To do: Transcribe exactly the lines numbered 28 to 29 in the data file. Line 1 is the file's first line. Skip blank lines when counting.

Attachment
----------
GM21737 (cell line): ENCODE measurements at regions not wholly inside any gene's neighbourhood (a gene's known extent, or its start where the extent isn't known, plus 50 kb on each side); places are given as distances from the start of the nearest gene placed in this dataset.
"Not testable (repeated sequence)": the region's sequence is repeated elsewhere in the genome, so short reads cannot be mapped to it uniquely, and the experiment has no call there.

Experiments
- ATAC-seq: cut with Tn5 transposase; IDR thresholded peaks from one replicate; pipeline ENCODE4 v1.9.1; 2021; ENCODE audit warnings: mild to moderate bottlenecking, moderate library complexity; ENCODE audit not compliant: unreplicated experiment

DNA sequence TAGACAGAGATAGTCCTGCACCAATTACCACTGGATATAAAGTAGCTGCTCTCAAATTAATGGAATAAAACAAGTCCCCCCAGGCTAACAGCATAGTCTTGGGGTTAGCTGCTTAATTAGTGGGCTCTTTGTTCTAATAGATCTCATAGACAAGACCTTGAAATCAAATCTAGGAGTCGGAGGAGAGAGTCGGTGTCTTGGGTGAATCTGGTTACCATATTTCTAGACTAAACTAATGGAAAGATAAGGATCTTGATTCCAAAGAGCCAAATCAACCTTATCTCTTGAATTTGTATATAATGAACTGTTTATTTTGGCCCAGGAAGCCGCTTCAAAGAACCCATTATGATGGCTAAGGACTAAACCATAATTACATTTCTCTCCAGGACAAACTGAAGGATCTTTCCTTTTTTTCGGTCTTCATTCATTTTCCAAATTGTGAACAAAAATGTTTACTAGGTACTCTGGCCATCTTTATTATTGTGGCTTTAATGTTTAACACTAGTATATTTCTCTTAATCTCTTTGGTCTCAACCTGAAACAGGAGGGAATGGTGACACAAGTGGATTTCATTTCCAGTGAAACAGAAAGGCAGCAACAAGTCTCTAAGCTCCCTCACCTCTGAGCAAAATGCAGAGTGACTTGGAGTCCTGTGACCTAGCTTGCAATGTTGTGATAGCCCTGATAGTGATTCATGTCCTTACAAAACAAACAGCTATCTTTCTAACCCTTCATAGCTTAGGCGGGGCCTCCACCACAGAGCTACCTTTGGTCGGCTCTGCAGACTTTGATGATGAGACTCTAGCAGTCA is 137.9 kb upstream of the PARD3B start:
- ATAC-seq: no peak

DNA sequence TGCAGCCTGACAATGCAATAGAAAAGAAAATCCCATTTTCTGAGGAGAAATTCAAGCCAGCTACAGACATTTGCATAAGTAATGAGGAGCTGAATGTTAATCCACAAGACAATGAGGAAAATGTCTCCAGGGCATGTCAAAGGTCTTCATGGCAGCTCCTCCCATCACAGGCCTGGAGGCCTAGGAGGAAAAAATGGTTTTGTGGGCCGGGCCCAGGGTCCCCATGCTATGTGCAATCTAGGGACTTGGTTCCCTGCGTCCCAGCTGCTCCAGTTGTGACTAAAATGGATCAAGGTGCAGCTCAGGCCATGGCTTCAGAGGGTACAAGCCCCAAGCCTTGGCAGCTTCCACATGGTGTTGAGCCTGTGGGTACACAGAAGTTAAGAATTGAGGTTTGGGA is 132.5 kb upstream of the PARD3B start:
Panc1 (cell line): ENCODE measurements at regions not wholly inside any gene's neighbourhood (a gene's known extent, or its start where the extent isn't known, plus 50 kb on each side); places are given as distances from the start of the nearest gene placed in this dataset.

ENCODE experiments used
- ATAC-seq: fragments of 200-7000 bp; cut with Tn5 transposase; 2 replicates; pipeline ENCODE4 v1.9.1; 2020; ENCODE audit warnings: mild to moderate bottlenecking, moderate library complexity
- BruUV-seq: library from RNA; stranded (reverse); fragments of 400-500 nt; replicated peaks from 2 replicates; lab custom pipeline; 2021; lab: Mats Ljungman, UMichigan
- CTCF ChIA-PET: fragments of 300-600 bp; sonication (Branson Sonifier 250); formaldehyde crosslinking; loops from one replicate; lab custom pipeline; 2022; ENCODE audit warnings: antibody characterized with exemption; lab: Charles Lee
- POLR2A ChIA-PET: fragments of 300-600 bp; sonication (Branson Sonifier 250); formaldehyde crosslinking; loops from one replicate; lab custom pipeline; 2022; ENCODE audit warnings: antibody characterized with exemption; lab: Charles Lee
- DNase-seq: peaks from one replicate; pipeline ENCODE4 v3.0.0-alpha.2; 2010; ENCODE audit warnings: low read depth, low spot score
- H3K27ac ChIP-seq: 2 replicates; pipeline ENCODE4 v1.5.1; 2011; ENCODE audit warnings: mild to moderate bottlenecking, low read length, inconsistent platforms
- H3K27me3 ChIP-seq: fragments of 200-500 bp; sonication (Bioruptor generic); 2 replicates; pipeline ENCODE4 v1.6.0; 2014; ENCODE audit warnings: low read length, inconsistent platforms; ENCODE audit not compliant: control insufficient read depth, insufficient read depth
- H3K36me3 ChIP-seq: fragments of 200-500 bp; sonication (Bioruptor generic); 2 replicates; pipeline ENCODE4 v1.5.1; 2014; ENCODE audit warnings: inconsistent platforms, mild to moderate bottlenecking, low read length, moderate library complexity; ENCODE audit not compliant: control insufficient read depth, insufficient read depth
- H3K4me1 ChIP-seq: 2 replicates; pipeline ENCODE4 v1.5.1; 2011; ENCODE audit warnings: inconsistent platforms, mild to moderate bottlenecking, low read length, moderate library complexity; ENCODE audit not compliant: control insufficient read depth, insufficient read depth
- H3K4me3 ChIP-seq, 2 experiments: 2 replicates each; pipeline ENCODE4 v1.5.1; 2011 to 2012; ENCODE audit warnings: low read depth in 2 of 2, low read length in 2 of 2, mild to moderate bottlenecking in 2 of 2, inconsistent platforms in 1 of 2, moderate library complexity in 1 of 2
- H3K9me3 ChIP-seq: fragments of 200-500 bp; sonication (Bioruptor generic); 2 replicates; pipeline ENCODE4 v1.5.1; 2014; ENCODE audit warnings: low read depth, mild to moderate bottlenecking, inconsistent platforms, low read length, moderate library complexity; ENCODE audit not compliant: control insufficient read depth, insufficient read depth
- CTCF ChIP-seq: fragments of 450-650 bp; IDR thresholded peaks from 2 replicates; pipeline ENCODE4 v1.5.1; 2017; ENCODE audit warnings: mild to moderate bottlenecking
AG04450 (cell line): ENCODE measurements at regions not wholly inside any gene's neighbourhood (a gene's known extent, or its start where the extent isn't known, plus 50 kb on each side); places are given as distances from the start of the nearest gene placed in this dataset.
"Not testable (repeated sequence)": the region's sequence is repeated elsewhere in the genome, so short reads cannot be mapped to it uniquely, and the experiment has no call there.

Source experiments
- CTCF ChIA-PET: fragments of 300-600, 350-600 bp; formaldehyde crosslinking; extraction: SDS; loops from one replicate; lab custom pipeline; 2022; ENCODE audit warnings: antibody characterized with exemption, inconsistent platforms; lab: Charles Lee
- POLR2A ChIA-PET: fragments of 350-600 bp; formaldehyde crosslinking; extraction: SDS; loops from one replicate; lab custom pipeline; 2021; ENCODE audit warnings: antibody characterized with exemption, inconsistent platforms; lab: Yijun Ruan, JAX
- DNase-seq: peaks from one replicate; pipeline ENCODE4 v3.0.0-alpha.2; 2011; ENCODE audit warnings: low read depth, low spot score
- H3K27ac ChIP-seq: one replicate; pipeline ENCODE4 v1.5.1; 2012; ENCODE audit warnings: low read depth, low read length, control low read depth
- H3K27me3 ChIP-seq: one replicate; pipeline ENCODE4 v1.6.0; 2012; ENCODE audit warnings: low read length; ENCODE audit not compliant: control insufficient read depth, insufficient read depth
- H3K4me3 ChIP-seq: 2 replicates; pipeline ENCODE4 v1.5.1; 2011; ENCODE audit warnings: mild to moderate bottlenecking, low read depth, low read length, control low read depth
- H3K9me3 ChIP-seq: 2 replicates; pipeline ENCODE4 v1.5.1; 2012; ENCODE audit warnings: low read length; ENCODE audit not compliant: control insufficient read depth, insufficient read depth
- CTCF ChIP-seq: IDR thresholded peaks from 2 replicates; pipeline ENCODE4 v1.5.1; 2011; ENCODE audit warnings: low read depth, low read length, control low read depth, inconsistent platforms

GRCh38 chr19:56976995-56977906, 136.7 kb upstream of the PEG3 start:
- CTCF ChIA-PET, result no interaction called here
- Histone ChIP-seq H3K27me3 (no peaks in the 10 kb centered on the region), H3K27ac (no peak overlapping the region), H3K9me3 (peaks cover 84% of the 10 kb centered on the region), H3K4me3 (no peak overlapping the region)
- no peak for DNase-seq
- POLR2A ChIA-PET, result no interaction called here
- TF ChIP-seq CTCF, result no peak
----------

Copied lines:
- H3K27ac ChIP-seq: one replicate; pipeline ENCODE4 v1.5.1; 2012; ENCODE audit warnings: low read depth, low read length, control low read depth
- H3K27me3 ChIP-seq: one replicate; pipeline ENCODE4 v1.6.0; 2012; ENCODE audit warnings: low read length; ENCODE audit not compliant: control insufficient read depth, insufficient read depth